Kyoto Journal Issue 66



Pico Iyer is Lost
The Dancing Dead: Travels through Buddhist China
Buddhist Statues of the Kathmandu Valley
Filming the Foreigner in Japan
Master Rumi: The Path to Poetry, Love & Enlightenment

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I found the monks eager to talk. They didn’t want to know anything about life in America, the latest political scandal, or the World Cup (common questions on buses and trains); they wanted to know what sutras I was (or wasn’t) reading, how many hours I meditated each day, and more to the point, how I intended to “solve the problem of life and death.” – Ben Brose, The Dancing Dead: Travels Through Buddhist China 

One day in the late autumn of 1244, Rumi was sitting by a pool along with his disciples and books. Shams (unknown to Rumi) came along, greeted him and sat down. Interrupting Rumi’s lecture, he pointed to the books and asked, “What are these?” Rumi replied, “This is some knowledge you wouldn’t understand.” Shams then threw all the books into the water and said, “And this is some knowledge you wouldn’t understand.” – Rasoul Sorkhabi, Master Rumi: The Path To Poetry, Love And Enlightenment 

Horiuchi’s works in collage, for all their seeming objectivity, suggest the Japanese quality of aware — a wistful longing for a home that can’t be named in this vanishing world. – Mike Dillon, The Life And Art Of Paul Horiuchi 

As a thriving subculture, otaku are driving the engines of Japan’s economy while challenging the ways we connect with others with their new modes of social interaction. JETRO (Japan External Trade Organization) records show that in 2001, the export market generated by the Japanese youth culture of fantasy entertainment produced 11 trillion yen in revenues. – Joseph Britton, Otacool Nation 



The Dancing Dead: Travels Through Buddhist China – Ben Brose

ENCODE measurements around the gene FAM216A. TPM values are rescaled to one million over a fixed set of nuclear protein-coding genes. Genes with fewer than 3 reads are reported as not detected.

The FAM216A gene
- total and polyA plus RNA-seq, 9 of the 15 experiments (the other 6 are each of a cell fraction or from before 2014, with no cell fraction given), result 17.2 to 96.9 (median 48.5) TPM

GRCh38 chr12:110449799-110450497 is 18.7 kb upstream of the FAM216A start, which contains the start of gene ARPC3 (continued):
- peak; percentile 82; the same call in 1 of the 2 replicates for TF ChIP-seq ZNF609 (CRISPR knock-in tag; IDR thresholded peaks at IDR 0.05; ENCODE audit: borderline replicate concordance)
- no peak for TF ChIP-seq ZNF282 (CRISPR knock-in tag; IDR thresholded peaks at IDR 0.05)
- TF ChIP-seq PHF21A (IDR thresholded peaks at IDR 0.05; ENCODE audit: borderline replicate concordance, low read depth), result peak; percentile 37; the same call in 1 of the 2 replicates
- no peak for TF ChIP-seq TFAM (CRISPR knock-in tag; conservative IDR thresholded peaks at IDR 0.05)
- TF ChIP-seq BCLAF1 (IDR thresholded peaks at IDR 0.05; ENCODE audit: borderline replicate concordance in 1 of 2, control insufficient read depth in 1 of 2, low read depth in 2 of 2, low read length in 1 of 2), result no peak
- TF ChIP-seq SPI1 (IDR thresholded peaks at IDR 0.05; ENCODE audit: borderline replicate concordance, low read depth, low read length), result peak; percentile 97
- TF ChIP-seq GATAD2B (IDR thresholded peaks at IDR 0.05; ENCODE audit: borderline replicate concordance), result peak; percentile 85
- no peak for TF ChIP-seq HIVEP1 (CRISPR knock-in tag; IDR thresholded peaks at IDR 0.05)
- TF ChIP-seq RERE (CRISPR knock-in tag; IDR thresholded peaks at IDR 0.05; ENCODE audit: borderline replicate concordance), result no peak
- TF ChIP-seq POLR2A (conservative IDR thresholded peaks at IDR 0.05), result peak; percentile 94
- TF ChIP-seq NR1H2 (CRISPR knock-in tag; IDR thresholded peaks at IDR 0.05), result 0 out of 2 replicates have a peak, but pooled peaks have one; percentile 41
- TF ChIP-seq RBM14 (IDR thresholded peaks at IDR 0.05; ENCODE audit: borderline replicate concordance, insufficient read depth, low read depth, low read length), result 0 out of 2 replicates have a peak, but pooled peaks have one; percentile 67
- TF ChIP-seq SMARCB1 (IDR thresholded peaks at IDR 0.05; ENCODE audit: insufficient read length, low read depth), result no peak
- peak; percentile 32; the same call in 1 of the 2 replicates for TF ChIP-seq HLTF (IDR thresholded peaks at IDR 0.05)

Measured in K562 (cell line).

Spirit From Fire: Buddhist Statues Of The Kathmandu Valley – Harada Shokei
Filming The Foreigner – Wendy Nakanishi
Showdown At Shinagawa: Bowling For Budget In Tokyo – Bill Zarchy
Idle Thoughts – Robert Brady
The Life And Art Of Paul Horiuchi – Mike Dillon
In Translation:
Nakahara Chuya And The Art Of Translation Christian Nagle & Ry Beville
Cutting Off A Finger – Jess Row
The Dumbing Down Of A Docomo Nation – Mark Schreiber
Otacool Nation – Joseph Britton
Korean Wedding Halls – Shin Eun-Kyung
Invisible – Stephanie Han
Eyes Of A Temple Cow – Murzban F. Shroff
Father – Lois P. Jones
Exile – Indonesian Writer Pramoedya Ananta Toer – Andre Vltchek and Rossie Indira
Just Deeds:
Hesitant Laughter In The Land Of A Thousand Smiles – Helen Polychronakos
Volunteer Tourism – Lindsey Marsh
Resamm Phiriry – Sherry Nakanishi
Snow & Spirit – Konishi Yuji & Iida Yasuhiro


Radio Pyongyang: Commie Funk and Agit Pop from the Hermit Kingdom, Guitars of the Golden Triangle: Folk and Pop Music of Myanmar, (music CDs) — Lauren Deutsch
Welcome to Dongmakgol, (DVD) — Jonas Hult
The Teahouse Fire, by Ellis Avery — Susan Pavloska
Kyoto: A Cultural & Literary History, by John Dougill — Preston Houser
Zen Gardens, by Wall Matthews (music CD) — Ted Taylor
Secret Histories: Finding George Orwell in a Burmese Teashop, by Emma Larkin — Roy Hamric
Rumi’s Daughter, by Muriel Maufroy — Rasoul Sorkhabi
The Smell of Rust, by Margaret Chula — Penny Harter
In the Time of Madness, by Richard Lloyd Parry — Justin Ellis
Starfish Hotel, by John Williams — Benjamin Freedland
Buffalo Boy and Geronimo, by James Janko — Ellis Avery
Power Up: How Japanese Video Games Gave the World an Extra Life , by Chris Kohler — Ken Rodgers


Inoue Yasushi’s English Grammar Lesson – Charlie Canning

Cover Image by Kitano Masayuki
published May 10, 2007


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